Ammonia levels in water are a result of metabolism by stock and the decomposition of organic material in the water by bacteria. Unlike many terrestrial animals that produce nitrogenous waste in the form of urea, aquatic stock excrete their nitrogenous waste in the form of ammonia. Excessive feeding of stock or a stocking density that is too large for the culture system can result in elevated levels of ammonia.

In water, ammonia exists in two forms:

Ammonia (NH3), which is toxic to fish, and
Ammonium (NH4+), which is relatively non-toxic.

When measured together these are termed the
'Total Ammonium Nitrogen' (TAN) level. The toxic levels for ammonia are usually between 0.6 and 2.0 ppm for short term exposure although levels of as low as 0.01 ppm can affect the growth rates of fish.

The percentage of ammonia and ammonium varies in the water as a result of the pH and temperature. The relationship between ammonia and ammonium can be seen in the following ammonia-ammonium equilibrium equation:
While the amount of ammonia and ammonium remains the same at any one time, the percentage of ammonia and ammonium can change as a result of the pH and temperature.

Below is a graph showing the percent of Un-ionised (toxic) Ammonia (NH3) present under varying temperatures and pH.


We measure total ammonia-nitrogen (TAN), that is ammonia plus ammonium. There is no test kit available that measures un-ionized ammonia, however it is possible to determine the actual ammonia level if we know (a) TAN, (b) the water temperature and (c) the water pH.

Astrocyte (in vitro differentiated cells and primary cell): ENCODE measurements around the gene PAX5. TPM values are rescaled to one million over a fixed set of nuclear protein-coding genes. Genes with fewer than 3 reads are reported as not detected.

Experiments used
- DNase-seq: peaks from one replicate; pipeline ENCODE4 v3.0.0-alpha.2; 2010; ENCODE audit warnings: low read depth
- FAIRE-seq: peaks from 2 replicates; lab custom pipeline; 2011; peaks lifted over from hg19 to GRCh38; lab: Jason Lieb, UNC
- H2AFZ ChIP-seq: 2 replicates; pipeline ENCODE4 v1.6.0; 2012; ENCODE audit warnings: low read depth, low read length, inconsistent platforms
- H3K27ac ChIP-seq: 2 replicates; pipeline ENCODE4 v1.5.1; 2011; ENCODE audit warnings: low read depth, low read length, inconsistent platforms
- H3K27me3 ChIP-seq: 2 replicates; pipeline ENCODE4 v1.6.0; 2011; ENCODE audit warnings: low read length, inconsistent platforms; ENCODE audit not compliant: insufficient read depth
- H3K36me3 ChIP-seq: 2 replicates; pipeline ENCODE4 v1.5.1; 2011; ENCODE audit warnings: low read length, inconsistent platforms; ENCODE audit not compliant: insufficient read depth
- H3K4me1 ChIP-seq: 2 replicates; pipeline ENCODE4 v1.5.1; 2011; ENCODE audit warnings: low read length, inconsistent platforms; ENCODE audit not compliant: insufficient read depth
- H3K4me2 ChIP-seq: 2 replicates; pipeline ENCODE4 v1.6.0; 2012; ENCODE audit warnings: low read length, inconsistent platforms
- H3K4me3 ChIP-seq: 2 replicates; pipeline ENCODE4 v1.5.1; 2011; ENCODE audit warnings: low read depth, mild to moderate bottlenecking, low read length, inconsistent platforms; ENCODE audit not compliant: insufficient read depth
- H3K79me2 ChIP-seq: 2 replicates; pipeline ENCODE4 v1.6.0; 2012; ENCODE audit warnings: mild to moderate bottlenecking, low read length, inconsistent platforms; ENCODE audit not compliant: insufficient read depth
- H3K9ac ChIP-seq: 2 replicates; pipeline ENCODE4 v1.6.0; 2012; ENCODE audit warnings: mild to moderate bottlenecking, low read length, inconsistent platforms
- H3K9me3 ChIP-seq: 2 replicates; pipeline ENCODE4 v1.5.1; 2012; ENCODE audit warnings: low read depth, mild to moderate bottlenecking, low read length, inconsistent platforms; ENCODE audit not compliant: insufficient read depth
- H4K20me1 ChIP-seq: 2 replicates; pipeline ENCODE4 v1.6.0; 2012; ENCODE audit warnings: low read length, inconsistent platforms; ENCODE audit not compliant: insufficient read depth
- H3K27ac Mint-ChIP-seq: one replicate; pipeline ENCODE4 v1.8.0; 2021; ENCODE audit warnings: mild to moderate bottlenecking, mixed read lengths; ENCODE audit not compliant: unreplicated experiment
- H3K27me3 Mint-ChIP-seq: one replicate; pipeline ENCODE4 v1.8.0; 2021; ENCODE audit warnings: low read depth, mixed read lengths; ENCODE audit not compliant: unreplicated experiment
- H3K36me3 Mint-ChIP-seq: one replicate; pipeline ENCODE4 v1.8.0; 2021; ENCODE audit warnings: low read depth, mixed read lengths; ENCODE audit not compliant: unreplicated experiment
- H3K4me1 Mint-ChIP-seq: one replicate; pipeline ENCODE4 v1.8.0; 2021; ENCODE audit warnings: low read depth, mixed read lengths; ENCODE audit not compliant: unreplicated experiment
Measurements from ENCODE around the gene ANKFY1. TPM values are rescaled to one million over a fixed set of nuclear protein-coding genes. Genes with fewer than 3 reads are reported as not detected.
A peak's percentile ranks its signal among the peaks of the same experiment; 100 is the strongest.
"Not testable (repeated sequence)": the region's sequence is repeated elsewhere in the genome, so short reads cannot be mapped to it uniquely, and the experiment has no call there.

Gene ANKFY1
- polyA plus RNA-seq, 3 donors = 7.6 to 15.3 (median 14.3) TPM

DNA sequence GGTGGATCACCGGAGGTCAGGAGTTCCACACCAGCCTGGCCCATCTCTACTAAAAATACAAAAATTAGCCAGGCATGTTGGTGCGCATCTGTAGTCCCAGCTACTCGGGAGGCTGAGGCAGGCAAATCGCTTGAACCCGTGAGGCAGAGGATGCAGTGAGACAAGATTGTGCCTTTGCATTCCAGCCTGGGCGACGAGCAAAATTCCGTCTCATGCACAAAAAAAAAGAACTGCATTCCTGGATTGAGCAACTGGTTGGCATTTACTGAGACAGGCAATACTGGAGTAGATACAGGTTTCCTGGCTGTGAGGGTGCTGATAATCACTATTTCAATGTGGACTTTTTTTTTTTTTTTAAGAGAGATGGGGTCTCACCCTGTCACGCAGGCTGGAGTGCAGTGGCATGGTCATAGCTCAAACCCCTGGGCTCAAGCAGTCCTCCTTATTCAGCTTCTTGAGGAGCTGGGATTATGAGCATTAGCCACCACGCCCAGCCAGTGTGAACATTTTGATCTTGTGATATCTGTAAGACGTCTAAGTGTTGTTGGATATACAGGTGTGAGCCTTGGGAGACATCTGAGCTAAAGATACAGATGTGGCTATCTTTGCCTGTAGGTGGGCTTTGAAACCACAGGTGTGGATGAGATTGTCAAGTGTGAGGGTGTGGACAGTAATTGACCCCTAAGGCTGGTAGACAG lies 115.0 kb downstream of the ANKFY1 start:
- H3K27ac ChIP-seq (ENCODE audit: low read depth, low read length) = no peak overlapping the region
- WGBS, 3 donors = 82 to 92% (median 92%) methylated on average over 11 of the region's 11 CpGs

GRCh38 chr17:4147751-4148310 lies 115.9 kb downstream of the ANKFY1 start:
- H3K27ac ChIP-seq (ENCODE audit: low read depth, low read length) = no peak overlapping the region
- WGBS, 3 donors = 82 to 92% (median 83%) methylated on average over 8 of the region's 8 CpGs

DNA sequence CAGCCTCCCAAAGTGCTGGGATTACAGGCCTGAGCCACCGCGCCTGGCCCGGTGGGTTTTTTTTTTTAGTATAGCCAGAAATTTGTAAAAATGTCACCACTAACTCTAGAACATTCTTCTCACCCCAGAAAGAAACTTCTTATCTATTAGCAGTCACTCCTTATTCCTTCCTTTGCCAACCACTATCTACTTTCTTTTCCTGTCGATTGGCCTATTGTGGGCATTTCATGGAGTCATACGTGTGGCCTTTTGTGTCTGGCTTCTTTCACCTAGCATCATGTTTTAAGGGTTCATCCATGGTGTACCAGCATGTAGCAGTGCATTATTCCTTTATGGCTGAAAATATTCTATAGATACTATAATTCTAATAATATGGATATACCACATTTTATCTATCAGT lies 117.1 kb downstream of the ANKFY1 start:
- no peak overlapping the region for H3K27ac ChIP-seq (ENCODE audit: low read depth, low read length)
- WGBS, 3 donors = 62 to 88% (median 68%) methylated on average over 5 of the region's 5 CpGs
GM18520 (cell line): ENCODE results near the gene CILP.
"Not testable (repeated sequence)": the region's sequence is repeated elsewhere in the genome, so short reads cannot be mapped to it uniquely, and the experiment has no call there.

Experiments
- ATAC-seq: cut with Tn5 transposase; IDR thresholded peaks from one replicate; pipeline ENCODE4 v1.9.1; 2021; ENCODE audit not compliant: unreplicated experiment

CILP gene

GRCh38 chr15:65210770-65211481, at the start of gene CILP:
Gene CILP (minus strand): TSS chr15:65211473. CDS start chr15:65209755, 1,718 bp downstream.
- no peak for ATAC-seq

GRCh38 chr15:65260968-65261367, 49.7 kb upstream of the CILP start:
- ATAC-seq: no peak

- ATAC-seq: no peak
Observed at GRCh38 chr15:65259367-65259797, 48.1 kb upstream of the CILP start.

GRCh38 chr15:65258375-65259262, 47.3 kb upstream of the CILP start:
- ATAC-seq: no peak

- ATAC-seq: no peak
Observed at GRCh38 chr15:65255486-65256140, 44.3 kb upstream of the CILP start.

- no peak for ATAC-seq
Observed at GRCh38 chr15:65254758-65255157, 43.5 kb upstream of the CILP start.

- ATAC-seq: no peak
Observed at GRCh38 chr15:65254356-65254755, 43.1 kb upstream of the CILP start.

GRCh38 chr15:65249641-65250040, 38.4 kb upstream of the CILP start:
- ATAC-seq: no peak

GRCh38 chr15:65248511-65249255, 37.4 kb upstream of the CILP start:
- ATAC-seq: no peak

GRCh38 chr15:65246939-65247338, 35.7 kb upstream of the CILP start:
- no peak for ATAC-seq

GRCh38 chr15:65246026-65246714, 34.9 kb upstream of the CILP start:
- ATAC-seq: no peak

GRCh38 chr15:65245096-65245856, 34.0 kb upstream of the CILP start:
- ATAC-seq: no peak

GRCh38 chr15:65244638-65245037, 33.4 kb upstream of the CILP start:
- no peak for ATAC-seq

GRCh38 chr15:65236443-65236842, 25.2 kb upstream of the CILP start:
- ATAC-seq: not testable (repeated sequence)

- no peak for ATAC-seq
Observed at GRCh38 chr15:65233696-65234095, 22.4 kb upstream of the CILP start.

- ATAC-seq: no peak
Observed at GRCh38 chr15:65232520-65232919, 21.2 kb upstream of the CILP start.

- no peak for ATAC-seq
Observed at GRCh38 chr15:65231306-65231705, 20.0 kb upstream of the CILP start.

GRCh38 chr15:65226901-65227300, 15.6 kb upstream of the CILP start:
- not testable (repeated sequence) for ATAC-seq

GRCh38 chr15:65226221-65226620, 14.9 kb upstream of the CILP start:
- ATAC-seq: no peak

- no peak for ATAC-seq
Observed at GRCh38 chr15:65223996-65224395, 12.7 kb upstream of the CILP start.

If your system is running at a pH of 6.8 and the water temperature is 15oC then the Ammonia NH3 level is 0.17%, however if you then raise the pH to 8.4 then the percentage of un-ionised Ammonia ( NH3) level will rise to 6.44%. which may be still be OK depending on the total ammonia (TAN) , but if the temperature then rises to 25oC then the NH3 level will be 12.5% which could well be outside the acceptable levels and the system will be toxic to your fish.

Table 1 % un-ionised ammonia

The table 2 below shows the maximum acceptable level of TAN at a given pH and temperature. For example at pH 7.5 and a water temperature of 20oC, a TAN of 2 mg / litre would be fairly safe as only 1.2% would exist as un-ionised ammonia (0.024 mg/litre). If the actual TAN measurement is greater than 2mg/L, then the level is unsafe.
Table 2 Maximum TAN

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